Anyway, 4f 15-16s are solid numbers (totally in line with the latest Surfline forecast) and today and tomorrow should be two days of relatively big waves on any south facing shore.

I always like to analyze the fetches that created a swell. In this case, we'll first read Pat Caldwell's description of what happened back a week ago:
A complex pattern of low pressure in the New Zealand vicinity 5/17-21 had strongest winds to the S to SE of New Zealand 5/18-19. The limiting factor for the source was proximity to New Zealand which made the fetch width narrow. A captured fetch was set up as post-frontal winds pushed parallel to New Zealand to the NNE 5/19-21, with near gales reaching into the subtropics. The combined fetch length from 65°S to near 30°N was near 2000 nm.

And then we'll have a look at the fetches of the three days of main wave generation: 19 (it was Friday), 20 and 21.

As predicted long ago, another great aspect of today will be the lack of strong trades. Some waves will benefit from that, some won't. Below is the 2pm map of the Maui Surf Report customized model on Meteogram that actually shows ESE winds up at Pauwela Point. Notice the light onshores at Maalaea, if that really happens, it would be a bummer for the famous wave which today should offer some action, even though a very early morning report I received said that there's not much there...

Not much wave energy generated in the North Pacific for us today.

And not much down south either. All those strong fetches are aming at the South American continent.

Morning sky and another glorious day in Hawaii is on its way. 

Watch out the minus half foot tide at 10.06am in Lahaina. I don't understand all the big fuss made by the media about the "king" tide of these days (never heard that before). The highest tide swings (confusingly called Spring tides) happen each lunar cycle in coincidence with full and/or new moons (that's when Moon, Earth and Sun are lined up).
In Hawaii, they normally are about 2 feet, but in Spring and Autumn they can reach a total of 3 feet. And that happens each single year.

In coincidence with a relatively big swell, some of the ocean water can occasionally overflow the highway on the Lahaina side and slow down the traffic, but since it happens in the afternoon, that's not gonna be a big deal: the traffic is going to be slow anyway!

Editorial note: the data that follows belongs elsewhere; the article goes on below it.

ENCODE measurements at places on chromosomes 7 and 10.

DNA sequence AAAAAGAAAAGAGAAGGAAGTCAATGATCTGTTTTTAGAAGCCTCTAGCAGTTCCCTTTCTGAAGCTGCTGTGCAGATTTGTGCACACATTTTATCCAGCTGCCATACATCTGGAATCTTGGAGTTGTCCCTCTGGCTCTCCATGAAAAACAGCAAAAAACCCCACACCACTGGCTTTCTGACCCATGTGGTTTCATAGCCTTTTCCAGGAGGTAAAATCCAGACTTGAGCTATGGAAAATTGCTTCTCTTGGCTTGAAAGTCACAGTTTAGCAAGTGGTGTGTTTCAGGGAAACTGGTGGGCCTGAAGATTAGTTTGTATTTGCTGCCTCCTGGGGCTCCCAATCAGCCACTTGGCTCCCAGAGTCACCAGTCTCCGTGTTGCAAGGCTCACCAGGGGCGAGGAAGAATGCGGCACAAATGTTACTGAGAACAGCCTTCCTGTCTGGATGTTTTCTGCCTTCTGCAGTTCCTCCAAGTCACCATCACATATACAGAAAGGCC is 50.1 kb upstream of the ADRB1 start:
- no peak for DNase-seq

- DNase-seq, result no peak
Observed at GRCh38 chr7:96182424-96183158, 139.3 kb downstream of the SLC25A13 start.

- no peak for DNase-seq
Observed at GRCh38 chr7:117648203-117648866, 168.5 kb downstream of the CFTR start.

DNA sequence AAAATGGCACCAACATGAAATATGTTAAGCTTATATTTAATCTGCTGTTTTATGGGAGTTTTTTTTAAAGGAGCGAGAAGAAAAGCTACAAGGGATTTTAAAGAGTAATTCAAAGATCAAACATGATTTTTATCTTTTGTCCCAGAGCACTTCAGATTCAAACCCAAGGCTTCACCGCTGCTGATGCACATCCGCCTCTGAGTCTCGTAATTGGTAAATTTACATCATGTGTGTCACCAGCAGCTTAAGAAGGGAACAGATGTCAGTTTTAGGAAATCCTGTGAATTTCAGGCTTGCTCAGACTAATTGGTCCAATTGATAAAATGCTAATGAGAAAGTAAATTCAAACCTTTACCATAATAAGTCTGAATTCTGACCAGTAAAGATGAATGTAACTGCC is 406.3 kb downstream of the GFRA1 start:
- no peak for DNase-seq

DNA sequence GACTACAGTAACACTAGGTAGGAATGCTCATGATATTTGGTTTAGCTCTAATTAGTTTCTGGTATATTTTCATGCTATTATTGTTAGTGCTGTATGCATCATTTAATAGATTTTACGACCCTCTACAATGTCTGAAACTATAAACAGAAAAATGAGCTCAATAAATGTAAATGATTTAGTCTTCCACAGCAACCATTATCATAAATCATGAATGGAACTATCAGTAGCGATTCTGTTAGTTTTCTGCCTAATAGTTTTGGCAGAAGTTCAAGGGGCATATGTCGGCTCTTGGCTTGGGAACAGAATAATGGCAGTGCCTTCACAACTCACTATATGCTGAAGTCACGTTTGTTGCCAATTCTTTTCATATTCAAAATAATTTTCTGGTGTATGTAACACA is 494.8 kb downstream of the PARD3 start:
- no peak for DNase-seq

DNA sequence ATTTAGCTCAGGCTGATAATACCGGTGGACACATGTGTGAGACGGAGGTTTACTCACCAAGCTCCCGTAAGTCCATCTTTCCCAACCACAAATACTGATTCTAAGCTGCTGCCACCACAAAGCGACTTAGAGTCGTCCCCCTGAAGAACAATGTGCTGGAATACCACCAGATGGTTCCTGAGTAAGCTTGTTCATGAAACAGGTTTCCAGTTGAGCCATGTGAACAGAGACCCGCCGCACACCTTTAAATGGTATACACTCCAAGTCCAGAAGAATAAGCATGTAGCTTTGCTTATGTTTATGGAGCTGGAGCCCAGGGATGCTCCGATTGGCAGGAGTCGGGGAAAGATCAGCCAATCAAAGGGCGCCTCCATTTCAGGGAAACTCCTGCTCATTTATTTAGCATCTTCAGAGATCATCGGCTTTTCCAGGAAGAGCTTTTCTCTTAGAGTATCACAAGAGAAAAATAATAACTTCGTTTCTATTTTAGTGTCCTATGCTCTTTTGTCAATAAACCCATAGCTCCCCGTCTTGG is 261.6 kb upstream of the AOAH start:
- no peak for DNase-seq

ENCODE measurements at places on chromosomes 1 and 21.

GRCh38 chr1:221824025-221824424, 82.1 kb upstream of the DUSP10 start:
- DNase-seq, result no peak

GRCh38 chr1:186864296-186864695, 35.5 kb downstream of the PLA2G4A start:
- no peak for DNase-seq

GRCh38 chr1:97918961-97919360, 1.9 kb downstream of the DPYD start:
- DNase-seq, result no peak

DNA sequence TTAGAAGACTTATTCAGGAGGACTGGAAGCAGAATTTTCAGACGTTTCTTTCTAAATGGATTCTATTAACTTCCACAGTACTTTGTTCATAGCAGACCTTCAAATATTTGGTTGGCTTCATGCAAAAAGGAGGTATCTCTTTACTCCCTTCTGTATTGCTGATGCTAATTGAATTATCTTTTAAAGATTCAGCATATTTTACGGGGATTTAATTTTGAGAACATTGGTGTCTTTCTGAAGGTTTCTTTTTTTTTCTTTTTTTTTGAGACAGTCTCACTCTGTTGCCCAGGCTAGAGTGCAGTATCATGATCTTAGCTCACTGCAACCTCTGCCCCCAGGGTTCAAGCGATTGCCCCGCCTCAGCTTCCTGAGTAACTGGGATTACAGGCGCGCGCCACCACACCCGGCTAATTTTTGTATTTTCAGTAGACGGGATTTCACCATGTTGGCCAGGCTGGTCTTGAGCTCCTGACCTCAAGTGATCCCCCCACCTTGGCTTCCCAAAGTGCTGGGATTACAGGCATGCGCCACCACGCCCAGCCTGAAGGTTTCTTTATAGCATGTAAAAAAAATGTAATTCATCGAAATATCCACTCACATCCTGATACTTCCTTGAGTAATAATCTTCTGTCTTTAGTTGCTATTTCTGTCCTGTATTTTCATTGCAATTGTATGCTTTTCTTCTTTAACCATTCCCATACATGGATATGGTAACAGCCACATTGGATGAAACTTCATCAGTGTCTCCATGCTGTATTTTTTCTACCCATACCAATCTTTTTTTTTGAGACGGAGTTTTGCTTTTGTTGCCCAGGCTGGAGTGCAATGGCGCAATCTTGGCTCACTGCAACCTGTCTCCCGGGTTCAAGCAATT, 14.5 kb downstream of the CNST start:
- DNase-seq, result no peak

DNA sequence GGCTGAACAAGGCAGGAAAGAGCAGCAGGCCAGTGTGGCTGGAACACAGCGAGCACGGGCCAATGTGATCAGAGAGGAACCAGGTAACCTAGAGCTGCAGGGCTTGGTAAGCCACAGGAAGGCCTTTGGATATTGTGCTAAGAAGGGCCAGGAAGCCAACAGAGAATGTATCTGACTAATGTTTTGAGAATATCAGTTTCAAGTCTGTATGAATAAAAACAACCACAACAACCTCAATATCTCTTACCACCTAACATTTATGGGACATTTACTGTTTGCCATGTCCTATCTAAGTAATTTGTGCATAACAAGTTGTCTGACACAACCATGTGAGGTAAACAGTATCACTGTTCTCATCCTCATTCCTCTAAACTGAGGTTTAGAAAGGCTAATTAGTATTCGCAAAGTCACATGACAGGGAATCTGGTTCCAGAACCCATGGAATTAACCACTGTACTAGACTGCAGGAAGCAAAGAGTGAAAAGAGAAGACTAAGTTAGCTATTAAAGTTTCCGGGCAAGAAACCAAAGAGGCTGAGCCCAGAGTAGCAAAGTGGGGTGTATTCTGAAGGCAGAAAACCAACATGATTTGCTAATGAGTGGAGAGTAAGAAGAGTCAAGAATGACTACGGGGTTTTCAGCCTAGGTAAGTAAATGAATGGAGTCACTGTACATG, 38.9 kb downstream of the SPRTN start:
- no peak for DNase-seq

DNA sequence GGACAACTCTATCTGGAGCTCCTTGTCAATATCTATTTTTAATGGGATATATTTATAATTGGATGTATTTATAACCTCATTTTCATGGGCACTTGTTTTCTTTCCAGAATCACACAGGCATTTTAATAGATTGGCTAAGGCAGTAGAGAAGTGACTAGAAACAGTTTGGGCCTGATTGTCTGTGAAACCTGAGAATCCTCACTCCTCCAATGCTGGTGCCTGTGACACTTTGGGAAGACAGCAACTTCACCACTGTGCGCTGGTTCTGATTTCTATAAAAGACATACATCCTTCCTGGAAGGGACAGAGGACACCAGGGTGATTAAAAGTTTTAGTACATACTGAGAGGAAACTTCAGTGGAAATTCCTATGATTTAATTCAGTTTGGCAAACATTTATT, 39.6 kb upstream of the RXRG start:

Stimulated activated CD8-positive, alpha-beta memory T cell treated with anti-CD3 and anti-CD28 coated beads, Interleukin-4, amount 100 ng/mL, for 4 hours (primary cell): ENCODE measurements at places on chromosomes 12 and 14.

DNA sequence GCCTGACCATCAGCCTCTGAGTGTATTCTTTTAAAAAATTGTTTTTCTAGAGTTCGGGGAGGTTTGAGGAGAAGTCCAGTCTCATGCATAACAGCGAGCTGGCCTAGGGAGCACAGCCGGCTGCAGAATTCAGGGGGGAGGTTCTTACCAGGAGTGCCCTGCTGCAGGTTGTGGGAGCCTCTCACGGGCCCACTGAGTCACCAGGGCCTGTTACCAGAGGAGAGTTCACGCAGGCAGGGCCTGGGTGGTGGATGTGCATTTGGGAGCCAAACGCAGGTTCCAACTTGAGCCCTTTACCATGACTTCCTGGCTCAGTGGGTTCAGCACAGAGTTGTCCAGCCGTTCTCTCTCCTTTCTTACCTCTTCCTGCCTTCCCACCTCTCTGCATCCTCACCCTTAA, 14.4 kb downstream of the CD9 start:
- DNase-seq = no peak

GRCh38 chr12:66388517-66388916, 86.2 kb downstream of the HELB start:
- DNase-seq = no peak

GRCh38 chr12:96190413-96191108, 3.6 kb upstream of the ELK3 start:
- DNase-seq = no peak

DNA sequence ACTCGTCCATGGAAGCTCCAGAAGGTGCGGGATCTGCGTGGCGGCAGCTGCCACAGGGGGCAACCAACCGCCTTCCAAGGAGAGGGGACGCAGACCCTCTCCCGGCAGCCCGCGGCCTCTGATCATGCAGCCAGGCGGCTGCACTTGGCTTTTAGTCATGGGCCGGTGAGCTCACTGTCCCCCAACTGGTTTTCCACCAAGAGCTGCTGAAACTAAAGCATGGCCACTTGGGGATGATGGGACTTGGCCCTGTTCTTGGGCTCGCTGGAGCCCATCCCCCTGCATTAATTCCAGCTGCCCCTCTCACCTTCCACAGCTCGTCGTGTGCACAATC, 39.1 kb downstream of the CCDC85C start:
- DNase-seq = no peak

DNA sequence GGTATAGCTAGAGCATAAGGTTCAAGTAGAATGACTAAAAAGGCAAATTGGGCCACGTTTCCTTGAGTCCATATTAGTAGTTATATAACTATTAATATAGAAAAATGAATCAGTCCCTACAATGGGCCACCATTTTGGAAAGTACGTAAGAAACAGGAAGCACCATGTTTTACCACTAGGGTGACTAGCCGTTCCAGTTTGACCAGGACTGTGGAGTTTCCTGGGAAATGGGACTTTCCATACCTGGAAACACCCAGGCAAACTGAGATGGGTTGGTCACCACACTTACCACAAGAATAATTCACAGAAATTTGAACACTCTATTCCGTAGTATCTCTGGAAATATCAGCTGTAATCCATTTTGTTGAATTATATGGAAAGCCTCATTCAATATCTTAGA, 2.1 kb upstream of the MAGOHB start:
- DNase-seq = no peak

Massive day of surf constests in the Lahaina area. We have:
1) the Kimo longboard contest at Mala Warf (minimum 9feet, single fin and and no leash)
2) the HSA contest at Breakwall.
Here's the tentative heat order of the second one.

Friday, May 26, 2017

10am olowalu chest high and fun, but still slow and packed

6.45am hookipa looked 8s chest high and relatively clean from lanes. Lahaina side waist to chest with occasional bigger sets and clean. No wind at Ukumehame.

Friday 5 26 17 morning call

Lahaina surf session and early Hookipa windsurf session for me yesterday.

You can tell it's low tide.

Hold that reef.

There were some occasional leftover overhead waves at Hookipa, but mostly it was shoulder to head high. Photo by Jimmie Hepp from this gallery.

Significant buoy readings 4am
South shore

1.6ft @ 17s from 149° (SE)
1.5ft @ 12s from 152° (SSE)

1.6ft @ 17s from 211° (SW)
1.4ft @ 12s from 178° (S)
1.5ft @ 17s from 183° (S)
1.2ft @ 13s from 175° (S)

All the outer buoys show similar readings. The (declining) 12-13s energy belongs to the swell that had blessed us the whole week, the 17s one is the new "big" one. I've been putting "big" in quotes, because despite being the biggest so far this season, I don't think this swell is going to be particularly big at all. I wasn't impressed by what the Samoa buoy registered, at least at the beginning. Unfortunately, I forgot to save those readings, so you'll have to trust me on that.
In the meantime, the Lahaina cam is showing some beautiful long lines, so there's waves that's for sure.

North shore
4.2ft @ 8s from 12° (NNE)
1ft @ 12s from 351° (N)

What you read is what is in the water. Not much changes expected on the north shore, if not a slow decline in the windswell, since the generating fetch has become gradually smaller/weaker.

Wind map at 2pm shows some light trades on the north shore. Unfortunately this model is not being particularly accurate around the Thousand Peaks area, which is on the most difficult to predict. I'm still missing the MC2km maps, to be honest.

North Pacific maps only show a very weak northerly windswell fetch.

South Pacific maps show some strong storm activities, but not much of those winds are oriented towards us.

Morning sky looks totally clear again (yesterday was ridiculously beautiful and sunny).